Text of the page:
The original image looks like this:

To break it up, I simply opened the image in Gimp (although you could use Photoshop or even Paint!) and selected the Battery and Arc Reactor. Then I copied and pasted it into its own image file, and did the same for the mask.

I then very quickly created the album cover by typing “Become” over the Iron Man logo, and saved that as its own image file> I then saved everything to its own folder on my desktop.

Here are two quick notes about album covers. Firstly, selecting the right image is important for two reasons:

  1. The album cover is the first thing people see when someone clicks on the Photos tab on your page. By default, Facebook also displays the two most recent photo albums on the left-hand sidebar underneath the list of people who like your page. When they visit a page, it’s only natural for people to check out the number of people who like that page — for social proof. Take advantage of this curiosity by creating an eye-catching album cover. Even with a small number of likes, you’ll appear to be ahead of the game, as this is valuable real estate that most pages simply aren’t taking advantage of.
  2. The album cover will always appear in the furthest left-hand corner when you publish an album to the news feed. Selecting the wrong image for the album cover can make the entire update completely pointless. take a look at the images below. By default, the photo titled “Step 5″ would be the album cover here, but it’s not a great image. To have the most impact on the News Feed, you’d want to make sure that the album cover shows the image titled “Step 10.” We’ll talk about this more in the next section.

Step 2: Selecting the album cover and organizing your photos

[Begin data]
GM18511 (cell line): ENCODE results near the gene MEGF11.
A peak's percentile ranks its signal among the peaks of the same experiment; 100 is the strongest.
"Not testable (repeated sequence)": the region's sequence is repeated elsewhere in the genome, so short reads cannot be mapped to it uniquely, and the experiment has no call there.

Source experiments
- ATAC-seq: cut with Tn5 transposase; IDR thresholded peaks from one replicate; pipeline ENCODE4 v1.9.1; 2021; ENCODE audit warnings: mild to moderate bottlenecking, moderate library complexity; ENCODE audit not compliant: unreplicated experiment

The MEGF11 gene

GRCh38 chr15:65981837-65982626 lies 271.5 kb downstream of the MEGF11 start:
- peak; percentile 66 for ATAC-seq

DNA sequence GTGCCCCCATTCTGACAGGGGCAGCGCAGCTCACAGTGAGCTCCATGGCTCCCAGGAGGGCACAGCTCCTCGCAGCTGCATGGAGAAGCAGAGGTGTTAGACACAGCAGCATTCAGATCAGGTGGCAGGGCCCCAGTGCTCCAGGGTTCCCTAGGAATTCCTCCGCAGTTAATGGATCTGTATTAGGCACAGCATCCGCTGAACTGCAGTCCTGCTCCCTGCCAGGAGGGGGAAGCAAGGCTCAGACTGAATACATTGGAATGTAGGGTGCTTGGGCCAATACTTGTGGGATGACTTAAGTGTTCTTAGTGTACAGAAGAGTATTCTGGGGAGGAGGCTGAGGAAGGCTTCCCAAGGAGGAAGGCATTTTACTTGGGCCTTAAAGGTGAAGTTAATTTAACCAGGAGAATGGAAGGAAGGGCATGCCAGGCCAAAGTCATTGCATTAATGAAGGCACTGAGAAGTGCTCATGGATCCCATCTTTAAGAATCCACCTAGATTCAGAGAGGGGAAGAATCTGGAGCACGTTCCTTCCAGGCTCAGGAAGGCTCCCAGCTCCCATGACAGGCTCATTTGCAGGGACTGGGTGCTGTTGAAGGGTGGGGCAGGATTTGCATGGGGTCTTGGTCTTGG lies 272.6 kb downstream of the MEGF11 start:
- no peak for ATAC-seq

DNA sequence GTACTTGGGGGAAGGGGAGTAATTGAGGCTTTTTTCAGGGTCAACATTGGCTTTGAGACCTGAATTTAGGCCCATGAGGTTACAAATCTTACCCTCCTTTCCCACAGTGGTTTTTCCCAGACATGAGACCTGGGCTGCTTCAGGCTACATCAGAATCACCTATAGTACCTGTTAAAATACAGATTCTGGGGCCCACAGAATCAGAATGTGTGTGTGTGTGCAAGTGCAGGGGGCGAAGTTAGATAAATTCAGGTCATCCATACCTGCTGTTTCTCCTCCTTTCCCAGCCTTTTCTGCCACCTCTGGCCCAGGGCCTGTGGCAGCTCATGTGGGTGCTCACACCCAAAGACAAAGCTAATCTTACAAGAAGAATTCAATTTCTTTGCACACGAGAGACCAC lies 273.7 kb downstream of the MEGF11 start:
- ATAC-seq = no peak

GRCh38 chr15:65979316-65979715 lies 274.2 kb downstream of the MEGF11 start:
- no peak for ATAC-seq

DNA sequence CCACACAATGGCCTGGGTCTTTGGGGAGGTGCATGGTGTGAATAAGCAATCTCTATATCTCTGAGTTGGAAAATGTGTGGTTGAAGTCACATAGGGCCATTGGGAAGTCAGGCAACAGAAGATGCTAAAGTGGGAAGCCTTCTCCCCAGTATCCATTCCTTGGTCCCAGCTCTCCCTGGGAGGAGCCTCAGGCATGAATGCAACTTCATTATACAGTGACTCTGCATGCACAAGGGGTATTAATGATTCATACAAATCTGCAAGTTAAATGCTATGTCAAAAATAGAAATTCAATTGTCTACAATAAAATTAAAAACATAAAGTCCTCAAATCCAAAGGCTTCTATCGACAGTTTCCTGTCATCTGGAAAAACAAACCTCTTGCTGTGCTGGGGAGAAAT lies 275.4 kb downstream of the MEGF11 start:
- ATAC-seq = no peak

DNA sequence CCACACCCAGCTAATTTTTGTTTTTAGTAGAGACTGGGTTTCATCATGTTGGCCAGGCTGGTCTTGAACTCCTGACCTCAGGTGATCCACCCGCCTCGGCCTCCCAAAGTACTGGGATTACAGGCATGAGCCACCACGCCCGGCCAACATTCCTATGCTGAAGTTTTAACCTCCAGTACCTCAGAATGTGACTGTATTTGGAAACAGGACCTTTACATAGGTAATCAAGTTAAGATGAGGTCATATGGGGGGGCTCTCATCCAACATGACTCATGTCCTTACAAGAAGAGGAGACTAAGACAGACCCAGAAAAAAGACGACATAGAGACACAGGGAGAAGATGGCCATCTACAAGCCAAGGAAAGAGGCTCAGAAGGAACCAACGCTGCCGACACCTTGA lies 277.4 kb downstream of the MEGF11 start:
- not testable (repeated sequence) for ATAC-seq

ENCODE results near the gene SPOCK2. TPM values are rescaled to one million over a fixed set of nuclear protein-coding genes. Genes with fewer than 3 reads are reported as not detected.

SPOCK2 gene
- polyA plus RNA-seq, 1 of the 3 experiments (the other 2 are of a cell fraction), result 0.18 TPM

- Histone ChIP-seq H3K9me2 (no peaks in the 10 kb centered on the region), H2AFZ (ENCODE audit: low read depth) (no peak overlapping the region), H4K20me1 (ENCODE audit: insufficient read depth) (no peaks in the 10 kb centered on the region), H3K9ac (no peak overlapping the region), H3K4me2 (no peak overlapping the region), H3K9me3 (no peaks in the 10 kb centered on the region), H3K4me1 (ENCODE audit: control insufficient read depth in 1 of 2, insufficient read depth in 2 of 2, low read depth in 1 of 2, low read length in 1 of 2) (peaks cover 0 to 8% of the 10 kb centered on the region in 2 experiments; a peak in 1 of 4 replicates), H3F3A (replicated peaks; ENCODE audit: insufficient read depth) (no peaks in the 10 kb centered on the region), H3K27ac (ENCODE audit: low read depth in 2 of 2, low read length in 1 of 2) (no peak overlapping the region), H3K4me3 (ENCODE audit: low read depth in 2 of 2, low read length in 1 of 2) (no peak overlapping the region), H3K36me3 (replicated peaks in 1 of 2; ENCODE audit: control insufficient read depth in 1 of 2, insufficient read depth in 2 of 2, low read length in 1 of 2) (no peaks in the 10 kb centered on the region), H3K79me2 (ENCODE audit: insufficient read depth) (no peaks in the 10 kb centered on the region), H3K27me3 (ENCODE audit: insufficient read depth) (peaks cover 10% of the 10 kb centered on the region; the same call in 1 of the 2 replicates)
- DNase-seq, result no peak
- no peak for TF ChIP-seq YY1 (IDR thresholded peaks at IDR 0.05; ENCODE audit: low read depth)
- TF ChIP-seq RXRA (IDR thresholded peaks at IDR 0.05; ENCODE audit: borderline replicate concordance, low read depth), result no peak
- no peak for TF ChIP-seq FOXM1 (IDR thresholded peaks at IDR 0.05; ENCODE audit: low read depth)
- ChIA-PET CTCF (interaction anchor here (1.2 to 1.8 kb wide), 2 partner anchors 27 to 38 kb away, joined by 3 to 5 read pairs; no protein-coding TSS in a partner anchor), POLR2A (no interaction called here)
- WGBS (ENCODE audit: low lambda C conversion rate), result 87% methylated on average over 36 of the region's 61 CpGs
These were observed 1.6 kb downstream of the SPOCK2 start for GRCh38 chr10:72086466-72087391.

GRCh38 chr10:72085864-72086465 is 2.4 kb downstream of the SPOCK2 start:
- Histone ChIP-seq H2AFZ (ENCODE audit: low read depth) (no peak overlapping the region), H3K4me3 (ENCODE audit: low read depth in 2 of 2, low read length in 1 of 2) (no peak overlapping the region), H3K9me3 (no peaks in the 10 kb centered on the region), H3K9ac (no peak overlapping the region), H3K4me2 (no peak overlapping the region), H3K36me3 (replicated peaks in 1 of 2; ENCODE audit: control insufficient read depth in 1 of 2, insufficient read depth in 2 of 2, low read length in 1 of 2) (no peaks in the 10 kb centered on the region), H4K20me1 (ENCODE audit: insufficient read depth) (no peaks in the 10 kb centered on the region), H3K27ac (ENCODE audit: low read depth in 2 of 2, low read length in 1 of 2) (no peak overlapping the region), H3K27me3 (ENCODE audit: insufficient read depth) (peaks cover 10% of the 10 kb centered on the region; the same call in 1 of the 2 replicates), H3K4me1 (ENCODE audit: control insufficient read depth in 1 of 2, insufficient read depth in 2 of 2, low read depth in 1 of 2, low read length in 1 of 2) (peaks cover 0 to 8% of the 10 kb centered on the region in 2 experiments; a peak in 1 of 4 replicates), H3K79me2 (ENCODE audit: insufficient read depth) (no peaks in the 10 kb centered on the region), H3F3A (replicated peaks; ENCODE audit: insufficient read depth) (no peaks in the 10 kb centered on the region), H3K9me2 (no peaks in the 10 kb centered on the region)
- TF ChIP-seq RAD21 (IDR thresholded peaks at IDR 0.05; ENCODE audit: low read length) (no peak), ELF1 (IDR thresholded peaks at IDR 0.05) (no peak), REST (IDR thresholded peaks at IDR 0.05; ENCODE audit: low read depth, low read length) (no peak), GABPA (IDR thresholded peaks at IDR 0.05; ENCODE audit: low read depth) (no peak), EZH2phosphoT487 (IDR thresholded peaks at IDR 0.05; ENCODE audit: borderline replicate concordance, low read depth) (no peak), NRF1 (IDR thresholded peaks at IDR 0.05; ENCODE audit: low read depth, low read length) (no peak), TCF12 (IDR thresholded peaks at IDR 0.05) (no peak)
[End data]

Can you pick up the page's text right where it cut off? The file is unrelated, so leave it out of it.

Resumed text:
Go to the Photos tab on your Business Page and click on Create a Photo Album.

A dialog box will appear, giving you instructions on uploading your photos.

Click Select Photos and choose the photos you would like to be included in the album.

Click Open once you’ve selected all of the photos for your album. The photos will begin to be uploaded to the album. By default, the album is named with the date and time that you’re uploading the photos. Change the name to reflect the contents of the album. Also, check the High Resolution button (just because you can!).

Once the photos have finished uploading, click Create Album.

From here, select the image you want to use for the cover of your album. Also feel free to add descriptions to your pictures. If it makes sense, insert links to relevant pages within your blog (this will depend on the content of your album).

Once you’re satisfied with your Photo descriptions, click Save Changes. A dialog box will appear prompting you to Publish or Skip.

Do not click publish!

Click Skip. You will be brought to the album and all of the images will appear in the order in which they were uploaded. This isn’t always ideal if you’re really looking to stand out in the news feed.

It is vital to note the arrangement of the photos in the album, as it will determine their order in the news feed.

As I said earlier, Facebook automatically puts the album cover as the far left image of the three in the album preview in the news feed—regardless of how the images are arranged in the album. Facebook then takes the two images after the photo that’s designated as the cover, and assigns them as the middle and far-right images in the news feed.

So if the photos are arranged like this in the album:

They will look like this in the news feed:

To achieve this landscape effect in the news feed, simply drag the two images that are meant to follow the album cover in the order in which you’d like them to appear in the news feed.

Then, your album will look like this:

And the feed will look like this:

Once you have your photos arranged the way you’d like them to appear in the news feed, all you have left to do is create an album description and publish the album.

Step 3: Entering your album’s description

Underneath your photos, you’ll see an Add a Caption link. Click it to open the popup where you can describe your album and include any external links.

Facebook will allow a total of 320 characters (including spaces) in your album description before it hides the content and adds a See More link to the end of your description.

Keep your descriptions around one to two lines, and always put a line break between your description and link so that the content appears cleanly in the news feed.

After you’ve clicked Save, click Edit Album Info to see the Album Description page. Click the Edit Photos tab on the top right of the gray box. Then, click Publish Now.